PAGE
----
To be honest, I’d certainly rather do stuff with other people. I’m a, what’s the term… “introverted extrovert”. I’m somewhat shy and am horrible with initiating things in social settings. But I do like being around other people. Activities are almost always better with a group. I know there are motorcycle groups and mountain bike groups in my area I could join. I just find those initial social interactions painful. I probably will reach out at some point. Hopefully I’ll convince a friend to join with me so the first few meetings aren’t so awkward. Being the new guy sucks.

The other issue is not even a social thing, it’s finding others that match your skill level. A few years ago I did join a group mountain bike ride with a bunch of folks I didn’t know. It ended up being a horrible experience. There were a handful of young guys who were determined to ride everyone into the ground. The rest of the group were total beginners. There were crashes, blood, and some unhappy folks. No thanks. It’s comfortable to ride with the guys I normal ride with when they’re available. We’re all roughly the same fitness level (or lack thereof), no competitive egos to deal with, etc… How do you find that perfect mix in a group where someone is a bit better than you so you learn, and you’re comfortably in the middle skill-wise with everyone else? The motorcycle is even harder to find folks. It’s a much less common sport, so the community is smaller. It also seems like the skill gap is greater. You have people who’ve been riding forever and folks who are brand new. Not much in-between.

Yes, I know the answer is to keep putting yourself out there and eventually you’ll find the right group. It sounds sorta like dating advice, except for old guys with limited social skills. Maybe there’s an app for that? Middle aged guy, slightly overweight with questionable fitness and skill level, looking for like minded folks who are just as happy riding as abandoning halfway to eat nachos and drink beer. Must be free most Wednesdays and Thursdays. Meanwhile, while I continue to contemplate dropping into a social group meeting, trail maintenance day, or joining a group ride, I’ll keep on going out and getting my adventure on by myself. Because sitting at home is not an option.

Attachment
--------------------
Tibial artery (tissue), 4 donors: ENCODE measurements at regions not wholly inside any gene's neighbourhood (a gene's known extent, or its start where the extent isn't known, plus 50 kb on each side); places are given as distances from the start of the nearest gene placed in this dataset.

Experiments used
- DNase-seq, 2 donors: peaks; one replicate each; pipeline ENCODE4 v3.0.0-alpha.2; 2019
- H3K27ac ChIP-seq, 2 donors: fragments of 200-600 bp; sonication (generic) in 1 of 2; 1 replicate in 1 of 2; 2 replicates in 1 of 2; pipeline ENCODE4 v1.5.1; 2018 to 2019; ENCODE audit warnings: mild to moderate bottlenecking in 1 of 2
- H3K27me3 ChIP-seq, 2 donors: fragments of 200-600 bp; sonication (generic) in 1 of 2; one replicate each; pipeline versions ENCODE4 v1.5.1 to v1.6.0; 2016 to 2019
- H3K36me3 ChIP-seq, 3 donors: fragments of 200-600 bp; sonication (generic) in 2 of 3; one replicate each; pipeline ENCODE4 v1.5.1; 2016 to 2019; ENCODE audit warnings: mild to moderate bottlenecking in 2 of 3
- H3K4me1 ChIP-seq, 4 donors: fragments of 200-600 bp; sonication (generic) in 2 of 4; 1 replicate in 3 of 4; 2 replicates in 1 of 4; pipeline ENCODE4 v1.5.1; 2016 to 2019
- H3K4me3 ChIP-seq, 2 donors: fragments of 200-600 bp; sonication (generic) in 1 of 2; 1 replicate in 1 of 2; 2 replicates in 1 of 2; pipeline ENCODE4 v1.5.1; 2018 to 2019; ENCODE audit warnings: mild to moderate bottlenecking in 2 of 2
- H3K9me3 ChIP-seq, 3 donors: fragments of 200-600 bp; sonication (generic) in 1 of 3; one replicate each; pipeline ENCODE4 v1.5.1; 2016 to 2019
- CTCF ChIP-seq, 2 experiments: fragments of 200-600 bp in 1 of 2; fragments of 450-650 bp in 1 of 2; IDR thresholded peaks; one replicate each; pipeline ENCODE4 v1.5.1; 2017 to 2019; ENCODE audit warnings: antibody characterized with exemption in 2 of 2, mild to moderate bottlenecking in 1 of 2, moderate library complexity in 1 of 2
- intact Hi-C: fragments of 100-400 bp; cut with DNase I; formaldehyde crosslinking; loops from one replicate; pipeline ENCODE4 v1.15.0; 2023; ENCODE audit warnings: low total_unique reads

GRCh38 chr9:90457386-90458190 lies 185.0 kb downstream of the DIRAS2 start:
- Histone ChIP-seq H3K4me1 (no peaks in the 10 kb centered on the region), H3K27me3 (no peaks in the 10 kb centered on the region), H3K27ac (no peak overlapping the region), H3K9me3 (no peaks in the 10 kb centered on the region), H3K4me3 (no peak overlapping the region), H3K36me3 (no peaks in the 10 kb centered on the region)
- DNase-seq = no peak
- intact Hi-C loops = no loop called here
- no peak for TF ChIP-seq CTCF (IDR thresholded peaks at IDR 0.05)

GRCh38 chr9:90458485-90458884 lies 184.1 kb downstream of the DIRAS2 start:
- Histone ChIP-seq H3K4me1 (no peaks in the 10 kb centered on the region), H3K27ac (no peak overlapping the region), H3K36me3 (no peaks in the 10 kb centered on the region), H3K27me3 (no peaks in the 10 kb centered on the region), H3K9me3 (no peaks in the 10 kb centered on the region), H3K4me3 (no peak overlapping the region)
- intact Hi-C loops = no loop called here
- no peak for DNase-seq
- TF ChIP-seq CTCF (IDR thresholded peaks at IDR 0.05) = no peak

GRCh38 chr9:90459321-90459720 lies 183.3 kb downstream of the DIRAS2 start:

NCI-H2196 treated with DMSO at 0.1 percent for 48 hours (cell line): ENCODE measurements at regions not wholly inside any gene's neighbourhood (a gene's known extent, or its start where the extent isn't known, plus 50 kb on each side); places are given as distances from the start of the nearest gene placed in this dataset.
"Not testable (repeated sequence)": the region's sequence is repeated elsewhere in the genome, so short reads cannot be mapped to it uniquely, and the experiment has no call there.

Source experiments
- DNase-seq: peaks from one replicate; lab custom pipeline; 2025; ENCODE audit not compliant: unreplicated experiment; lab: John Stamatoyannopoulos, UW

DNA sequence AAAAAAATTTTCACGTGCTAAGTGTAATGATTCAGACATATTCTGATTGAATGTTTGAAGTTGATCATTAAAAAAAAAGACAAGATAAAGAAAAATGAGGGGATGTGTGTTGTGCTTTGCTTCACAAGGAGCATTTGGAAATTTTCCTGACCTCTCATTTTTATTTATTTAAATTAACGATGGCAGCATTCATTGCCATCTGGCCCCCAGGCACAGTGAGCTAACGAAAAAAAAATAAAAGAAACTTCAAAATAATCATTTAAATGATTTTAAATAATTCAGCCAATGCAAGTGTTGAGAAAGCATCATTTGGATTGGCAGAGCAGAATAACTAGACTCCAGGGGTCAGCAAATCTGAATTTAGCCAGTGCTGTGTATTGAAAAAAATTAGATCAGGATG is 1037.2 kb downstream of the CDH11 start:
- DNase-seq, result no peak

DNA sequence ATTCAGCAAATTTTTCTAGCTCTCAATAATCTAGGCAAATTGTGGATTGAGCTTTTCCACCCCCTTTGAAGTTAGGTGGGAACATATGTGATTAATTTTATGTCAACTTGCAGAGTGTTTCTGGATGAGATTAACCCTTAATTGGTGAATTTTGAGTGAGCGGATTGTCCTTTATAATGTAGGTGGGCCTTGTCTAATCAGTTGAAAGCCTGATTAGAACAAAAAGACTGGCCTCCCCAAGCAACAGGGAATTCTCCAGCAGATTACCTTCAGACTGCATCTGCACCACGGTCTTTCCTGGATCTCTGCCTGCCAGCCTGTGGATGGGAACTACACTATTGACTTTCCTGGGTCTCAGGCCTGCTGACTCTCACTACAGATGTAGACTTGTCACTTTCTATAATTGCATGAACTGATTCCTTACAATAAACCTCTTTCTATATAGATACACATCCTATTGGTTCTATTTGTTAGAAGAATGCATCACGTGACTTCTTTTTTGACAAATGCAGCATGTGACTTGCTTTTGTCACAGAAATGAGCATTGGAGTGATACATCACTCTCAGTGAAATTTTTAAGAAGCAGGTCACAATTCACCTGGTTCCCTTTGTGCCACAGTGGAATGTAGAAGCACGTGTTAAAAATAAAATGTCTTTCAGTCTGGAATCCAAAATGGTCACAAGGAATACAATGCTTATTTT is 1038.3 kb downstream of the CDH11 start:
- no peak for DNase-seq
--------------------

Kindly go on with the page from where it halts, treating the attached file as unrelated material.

It’s In The Books

It’s done. I’ve been babbling about, prepping for, and anticipating this moment for quite a while now. The first official “summer of George” event. If you haven’t been following along, I made the decision a while ago that I wanted to explore, travel, and see small town America. I’ve been preparing for this for far too long. I purchased a ginormous new motorcycle and began outfitting it with the things needed for on and off road travel. I put in a thousand miles of short, local rides to get used to the bike and improve my riding skills. I sorted through navigation equipment issues, backordered equipment, and some challenging mechanical installation problems. Finally, everything was ready.

In my part of the world, we’ve had a vexing spring. Extremely windy, wet, and lingering snowmelt. This has delayed any sort of real trip. But the weather finally broke and summer arrived. As is customary in my state, we went from cold, wet, and windy to a hundred degrees overnight. Sigh. I’d managed to pick the week for my first trip with record high temps forecast. I was going to postpone until the following week and then saw a post on Instagram from David Goggins. If you don’t know who he is, it’s worth reading his book. Former SEAL, lost over a hundred pounds just to make the teams. Had to go through BUD’s/hell week three times due to injuries. He’s kinda crazy, but still manages to be very motivating. Anyway, out of the blue he posted this on the day I was contemplating postponing:

“Don’t be the person that looks at the weather report the night before to decide what you are going to do the next day. What that means is don’t be the person who sees if it is going to rain or snow or be too hot or cold and make your decision off of that forecast. Whatever Mother Nature puts in front of you, go out and attack it.”

Well damn. I guess I’m not much of an adventurer if I have to wait for the perfect forecast. So… the next day I kissed Mrs Troutdog goodbye and left. Now, it’s not like I was heading off into the wilderness for a week (that’s still to come). The purpose of the trip was twofold. First was to see if equipment worked, can I navigate without too much hassle (on a motorcycle it’s not like you can work a map/GPS while driving like you can with a car), and how will I do with hours in the saddle. The second, and perhaps more important, will I even like this sort of travel? Will I make the effort to stop and take pictures? Will multiple days on the road, alone, get to be too much? Did I just waste a crapload of money on something that I don’t even like?